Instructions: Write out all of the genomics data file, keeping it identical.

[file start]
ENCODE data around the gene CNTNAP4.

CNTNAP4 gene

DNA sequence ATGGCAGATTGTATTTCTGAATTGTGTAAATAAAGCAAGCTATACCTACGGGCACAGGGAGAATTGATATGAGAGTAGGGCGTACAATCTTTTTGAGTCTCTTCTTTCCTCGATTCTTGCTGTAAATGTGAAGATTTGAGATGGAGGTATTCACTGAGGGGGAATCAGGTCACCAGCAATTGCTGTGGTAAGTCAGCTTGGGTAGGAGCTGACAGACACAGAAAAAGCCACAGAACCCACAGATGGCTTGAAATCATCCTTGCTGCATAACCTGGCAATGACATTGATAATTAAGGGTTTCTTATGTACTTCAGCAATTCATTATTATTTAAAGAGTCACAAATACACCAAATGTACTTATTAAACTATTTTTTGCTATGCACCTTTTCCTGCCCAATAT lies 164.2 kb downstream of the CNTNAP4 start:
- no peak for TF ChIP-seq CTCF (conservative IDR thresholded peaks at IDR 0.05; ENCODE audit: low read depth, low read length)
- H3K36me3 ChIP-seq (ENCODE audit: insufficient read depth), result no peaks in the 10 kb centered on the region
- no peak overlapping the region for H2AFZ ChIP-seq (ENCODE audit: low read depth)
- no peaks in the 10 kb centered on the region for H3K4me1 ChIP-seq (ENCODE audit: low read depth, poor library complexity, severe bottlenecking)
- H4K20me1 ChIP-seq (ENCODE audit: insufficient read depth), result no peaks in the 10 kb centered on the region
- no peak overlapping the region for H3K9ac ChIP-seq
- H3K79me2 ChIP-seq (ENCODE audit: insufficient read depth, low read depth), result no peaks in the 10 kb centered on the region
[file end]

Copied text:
ENCODE data around the gene CNTNAP4.

CNTNAP4 gene

DNA sequence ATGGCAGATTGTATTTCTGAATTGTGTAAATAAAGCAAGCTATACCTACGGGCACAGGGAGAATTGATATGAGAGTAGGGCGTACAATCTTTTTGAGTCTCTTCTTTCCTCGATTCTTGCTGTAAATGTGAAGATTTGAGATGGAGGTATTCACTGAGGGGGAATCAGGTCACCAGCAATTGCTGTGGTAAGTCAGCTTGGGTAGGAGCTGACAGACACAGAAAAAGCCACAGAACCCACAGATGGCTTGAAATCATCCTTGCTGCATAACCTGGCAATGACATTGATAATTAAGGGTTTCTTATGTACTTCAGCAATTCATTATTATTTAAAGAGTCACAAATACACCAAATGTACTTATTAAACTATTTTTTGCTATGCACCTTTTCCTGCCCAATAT lies 164.2 kb downstream of the CNTNAP4 start:
- no peak for TF ChIP-seq CTCF (conservative IDR thresholded peaks at IDR 0.05; ENCODE audit: low read depth, low read length)
- H3K36me3 ChIP-seq (ENCODE audit: insufficient read depth), result no peaks in the 10 kb centered on the region
- no peak overlapping the region for H2AFZ ChIP-seq (ENCODE audit: low read depth)
- no peaks in the 10 kb centered on the region for H3K4me1 ChIP-seq (ENCODE audit: low read depth, poor library complexity, severe bottlenecking)
- H4K20me1 ChIP-seq (ENCODE audit: insufficient read depth), result no peaks in the 10 kb centered on the region
- no peak overlapping the region for H3K9ac ChIP-seq
- H3K79me2 ChIP-seq (ENCODE audit: insufficient read depth, low read depth), result no peaks in the 10 kb centered on the region